– This study aims to investigate how customer information obtained at different phases of a new product development (NPD) process influences profits from new offerings.
– A survey was conducted in the context of NPD in goods and services. A unique database was constructed that merged key informant survey responses with financial data for 244 firms. This database was used to replicate and extend previous research by posing a number of hypotheses regarding the role of obtaining customer information in NPD.
– The results show that obtaining customer information during NPD influences the profits from new offerings, which vary depending on the phase of the NPD process. The financial rewards from obtaining customer information for goods are highest in the early phases of the NPD process and decline in later phases. The financial rewards for services, on the other hand, are high in the early and late phases of the NPD process.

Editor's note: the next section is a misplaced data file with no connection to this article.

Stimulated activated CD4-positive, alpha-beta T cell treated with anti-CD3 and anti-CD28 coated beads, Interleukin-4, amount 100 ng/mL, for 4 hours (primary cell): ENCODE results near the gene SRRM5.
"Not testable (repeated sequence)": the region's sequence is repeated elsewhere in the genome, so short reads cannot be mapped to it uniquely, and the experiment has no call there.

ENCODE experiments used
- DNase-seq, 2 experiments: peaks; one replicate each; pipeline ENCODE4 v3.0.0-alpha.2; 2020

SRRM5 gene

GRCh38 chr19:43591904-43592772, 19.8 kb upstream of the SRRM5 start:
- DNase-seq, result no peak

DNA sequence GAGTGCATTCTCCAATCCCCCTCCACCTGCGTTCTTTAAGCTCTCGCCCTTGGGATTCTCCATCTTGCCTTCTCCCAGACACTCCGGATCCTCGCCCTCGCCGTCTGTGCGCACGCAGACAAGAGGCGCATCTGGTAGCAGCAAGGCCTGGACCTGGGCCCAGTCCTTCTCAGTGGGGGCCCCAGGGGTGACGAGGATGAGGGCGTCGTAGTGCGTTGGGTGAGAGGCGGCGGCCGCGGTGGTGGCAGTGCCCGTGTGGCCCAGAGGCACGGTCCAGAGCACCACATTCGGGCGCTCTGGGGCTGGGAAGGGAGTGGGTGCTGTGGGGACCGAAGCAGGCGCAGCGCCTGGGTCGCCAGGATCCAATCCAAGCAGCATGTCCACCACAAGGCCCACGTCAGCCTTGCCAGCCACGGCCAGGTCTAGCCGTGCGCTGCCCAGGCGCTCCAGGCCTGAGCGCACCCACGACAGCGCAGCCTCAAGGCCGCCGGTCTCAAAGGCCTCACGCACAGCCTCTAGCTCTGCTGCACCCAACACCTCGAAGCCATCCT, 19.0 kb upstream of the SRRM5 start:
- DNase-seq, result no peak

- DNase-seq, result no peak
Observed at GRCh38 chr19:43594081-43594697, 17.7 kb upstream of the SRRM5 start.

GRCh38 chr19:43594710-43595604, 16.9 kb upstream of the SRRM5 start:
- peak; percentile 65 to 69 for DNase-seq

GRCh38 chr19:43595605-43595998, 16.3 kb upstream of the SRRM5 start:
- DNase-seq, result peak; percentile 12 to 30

– The research is based on a survey combined with objective financial data, that is, a combination of different data sources. The research would have benefitted from longer data series and a higher response rate.
– This study replicates and extends previous research by testing the role of obtaining customer information in both manufacturing and service firms by combining survey data with objective financial data.
Witell, L., Gustafsson, A., & Johnson, M. D. (2014). The effect of customer information during new product development on profits from goods and services[Electronic version]. Retrieved [insert date], from Cornell University, School of Hospitality Administration site: http://scholarship.sha.cornell.edu/articles/707